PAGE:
Harry Connick Jr.’s first stab at a funk album, 1993’s She, coincided with the launch of his Krewe of Orpheus that year. The Krewe proved a popular addition to the Mardi Gras landscape… the album, not so much. Buy on AmazonBuy on iTunesIt was in fact a rather weird record, alternating party-friendly Carnival songs with darker shades of art-pop, well outside Connick’s comfort zone. He’s returned to funk a few times since—most successfully on the post-Katrina homage Oh My NOLA—but the suspicion has remained that Connick’s greatest gifts, the natural elegance in his jazz playing and his suave personality as a pop singer, aren’t that much use in a funkier format.
Does he finally master funk on Smokey Mary, his third full album in that style? Up to a point, yes. It’s a much better album than She, but a less ambitious one as well. Released in time for the Krewe’s 20th anniversary and named for its signature float, Smokey Mary is as close to spontaneous as it gets: The tracks all have a live-in-studio feel; the sound of real interplay and the absence of much studio gloss is a big plus. Connick let the album slip out without much promotion and without his label sending it to many record stores—granted, not that big a gamble in this day of Amazon and digital sales. He even threw on two old tracks, both from the ‘96 slicker Star Turtle (and both somewhat out of place here), to get a full-length disc out for Mardi Gras.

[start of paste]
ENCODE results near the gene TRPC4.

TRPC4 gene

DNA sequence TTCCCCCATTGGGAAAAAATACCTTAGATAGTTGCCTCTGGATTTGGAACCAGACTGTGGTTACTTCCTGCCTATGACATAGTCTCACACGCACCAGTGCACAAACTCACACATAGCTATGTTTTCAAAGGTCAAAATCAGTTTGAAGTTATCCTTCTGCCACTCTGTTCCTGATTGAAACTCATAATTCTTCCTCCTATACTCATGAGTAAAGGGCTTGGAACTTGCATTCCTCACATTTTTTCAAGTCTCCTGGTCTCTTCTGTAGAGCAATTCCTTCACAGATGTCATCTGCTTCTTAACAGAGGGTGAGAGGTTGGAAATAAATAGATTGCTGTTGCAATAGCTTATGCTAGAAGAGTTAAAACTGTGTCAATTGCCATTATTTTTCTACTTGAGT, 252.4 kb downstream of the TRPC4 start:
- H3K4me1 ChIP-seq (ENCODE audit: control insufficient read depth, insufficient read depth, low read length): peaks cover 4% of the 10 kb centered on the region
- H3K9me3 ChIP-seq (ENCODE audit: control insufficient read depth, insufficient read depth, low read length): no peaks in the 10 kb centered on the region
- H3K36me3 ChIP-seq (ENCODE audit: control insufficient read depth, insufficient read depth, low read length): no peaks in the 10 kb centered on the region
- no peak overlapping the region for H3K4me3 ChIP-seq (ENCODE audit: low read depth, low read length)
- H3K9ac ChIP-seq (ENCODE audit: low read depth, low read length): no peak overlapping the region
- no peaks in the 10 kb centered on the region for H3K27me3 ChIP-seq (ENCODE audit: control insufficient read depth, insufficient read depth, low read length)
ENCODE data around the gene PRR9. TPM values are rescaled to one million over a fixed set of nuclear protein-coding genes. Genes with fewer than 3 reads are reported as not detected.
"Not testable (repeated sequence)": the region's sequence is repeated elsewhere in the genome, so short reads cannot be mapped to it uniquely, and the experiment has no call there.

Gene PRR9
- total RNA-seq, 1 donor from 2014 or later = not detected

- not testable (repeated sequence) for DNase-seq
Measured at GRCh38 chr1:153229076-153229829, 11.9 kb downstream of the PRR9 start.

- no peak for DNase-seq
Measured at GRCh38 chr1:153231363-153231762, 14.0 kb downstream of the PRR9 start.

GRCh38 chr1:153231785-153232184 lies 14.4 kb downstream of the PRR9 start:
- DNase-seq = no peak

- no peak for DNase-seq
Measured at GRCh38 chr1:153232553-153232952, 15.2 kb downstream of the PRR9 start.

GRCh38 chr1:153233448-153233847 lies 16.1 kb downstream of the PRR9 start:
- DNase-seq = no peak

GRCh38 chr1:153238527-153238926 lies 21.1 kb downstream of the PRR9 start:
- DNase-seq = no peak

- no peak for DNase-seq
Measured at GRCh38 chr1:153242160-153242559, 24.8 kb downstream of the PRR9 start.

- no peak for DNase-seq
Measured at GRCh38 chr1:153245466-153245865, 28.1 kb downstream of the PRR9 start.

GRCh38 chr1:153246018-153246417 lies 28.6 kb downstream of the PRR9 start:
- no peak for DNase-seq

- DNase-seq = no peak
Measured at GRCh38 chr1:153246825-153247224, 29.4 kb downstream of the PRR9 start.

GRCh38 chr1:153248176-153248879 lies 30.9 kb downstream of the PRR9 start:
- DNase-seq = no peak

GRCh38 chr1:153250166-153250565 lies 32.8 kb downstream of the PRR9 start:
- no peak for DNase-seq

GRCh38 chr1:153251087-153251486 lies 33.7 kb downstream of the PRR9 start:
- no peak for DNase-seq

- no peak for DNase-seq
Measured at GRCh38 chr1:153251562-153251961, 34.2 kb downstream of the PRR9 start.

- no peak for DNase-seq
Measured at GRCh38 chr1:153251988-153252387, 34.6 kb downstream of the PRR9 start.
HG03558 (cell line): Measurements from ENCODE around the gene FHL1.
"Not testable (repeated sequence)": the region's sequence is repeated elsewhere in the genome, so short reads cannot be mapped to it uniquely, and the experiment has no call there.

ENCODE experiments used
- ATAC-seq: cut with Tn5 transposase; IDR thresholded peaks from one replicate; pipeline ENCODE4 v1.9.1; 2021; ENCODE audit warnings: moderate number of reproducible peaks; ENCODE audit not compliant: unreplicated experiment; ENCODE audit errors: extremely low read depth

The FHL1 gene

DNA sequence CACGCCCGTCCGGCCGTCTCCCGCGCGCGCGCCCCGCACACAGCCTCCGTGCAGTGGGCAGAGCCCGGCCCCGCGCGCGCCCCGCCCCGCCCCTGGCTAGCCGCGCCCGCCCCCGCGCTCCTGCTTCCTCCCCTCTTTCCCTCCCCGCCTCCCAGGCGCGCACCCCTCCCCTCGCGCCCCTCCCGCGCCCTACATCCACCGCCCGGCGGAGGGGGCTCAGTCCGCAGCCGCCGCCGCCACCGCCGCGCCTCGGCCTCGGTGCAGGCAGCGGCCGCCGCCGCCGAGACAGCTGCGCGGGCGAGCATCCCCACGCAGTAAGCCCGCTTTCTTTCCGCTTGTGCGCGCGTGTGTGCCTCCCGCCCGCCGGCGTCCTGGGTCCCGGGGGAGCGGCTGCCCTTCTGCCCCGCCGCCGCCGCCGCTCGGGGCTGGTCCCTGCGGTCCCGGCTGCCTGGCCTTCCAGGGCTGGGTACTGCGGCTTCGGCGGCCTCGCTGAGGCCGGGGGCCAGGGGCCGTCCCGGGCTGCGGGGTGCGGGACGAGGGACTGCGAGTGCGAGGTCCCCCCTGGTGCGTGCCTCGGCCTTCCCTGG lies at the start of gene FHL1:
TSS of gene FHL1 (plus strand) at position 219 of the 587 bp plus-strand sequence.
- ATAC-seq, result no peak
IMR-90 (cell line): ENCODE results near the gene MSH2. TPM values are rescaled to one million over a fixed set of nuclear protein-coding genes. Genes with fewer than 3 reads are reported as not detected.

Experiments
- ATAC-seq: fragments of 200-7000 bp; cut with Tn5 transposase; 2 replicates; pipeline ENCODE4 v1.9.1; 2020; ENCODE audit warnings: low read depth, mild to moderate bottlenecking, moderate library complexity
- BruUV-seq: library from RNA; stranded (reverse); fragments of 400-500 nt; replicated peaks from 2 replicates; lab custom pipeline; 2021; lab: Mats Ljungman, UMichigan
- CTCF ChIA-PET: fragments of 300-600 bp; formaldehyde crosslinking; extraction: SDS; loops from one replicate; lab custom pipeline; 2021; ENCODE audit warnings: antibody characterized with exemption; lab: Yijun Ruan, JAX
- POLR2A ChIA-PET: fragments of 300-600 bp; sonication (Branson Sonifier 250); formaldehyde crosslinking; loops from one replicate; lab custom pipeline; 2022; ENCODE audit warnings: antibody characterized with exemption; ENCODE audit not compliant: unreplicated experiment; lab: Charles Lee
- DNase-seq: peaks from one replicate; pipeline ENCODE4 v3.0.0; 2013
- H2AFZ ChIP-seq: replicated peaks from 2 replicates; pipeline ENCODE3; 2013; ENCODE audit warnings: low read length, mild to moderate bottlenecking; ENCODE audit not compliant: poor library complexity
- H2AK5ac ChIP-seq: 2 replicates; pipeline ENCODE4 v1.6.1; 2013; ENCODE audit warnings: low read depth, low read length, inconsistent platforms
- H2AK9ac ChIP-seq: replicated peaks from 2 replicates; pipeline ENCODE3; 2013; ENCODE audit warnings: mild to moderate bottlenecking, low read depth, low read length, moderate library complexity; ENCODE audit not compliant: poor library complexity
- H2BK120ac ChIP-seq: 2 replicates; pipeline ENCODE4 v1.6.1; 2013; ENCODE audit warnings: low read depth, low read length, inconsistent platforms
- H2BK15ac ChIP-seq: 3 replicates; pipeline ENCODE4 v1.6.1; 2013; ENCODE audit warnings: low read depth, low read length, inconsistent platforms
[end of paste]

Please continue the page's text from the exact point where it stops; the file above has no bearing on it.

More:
From start to finish, Smokey Mary sounds like a Carnival album—and more importantly, it feels like one. “S’posed to Be” starts as an upbeat duet with Tara Alexander; by the end they’re joined by trumpeter Mark Braud and a full gospel choir. Neither addition feels contrived, more like the guests heard a good groove and picked up on it. Connick’s not shy about referencing his sources: “Hurricane” is pure Meters (if a lot busier than any of their ‘60s sides) and “Angola (At the Farm)” harks back to early-‘60s Allen Toussaint. With an infectious tune and Sonny Landreth wailing on guitar, it may be Connick’s first full-fledged rock song. He doesn’t play a lot of solos this time around, but the ones he does take—notably a short, wild B3 on “The Preacher”—are quick and tasty. R&B still isn’t Connick’s natural vocal territory, but he sounds more relaxed here than before, and therefore more convincing. And the best songs—especially “Cuddina Done It” and “Wish I Were Him”—show him working his trademark charm into a grittier setting.
If anything’s missing it’s the moodier elements of his previous funk albums; uneven as they were, both She and Star Turtle suggested Connick was out to show a less familiar side of his personality and find his own, idiosyncratic take on R&B. If that doesn’t quite happen on Smokey Mary, it’s probably because everyone involved was having too good a time.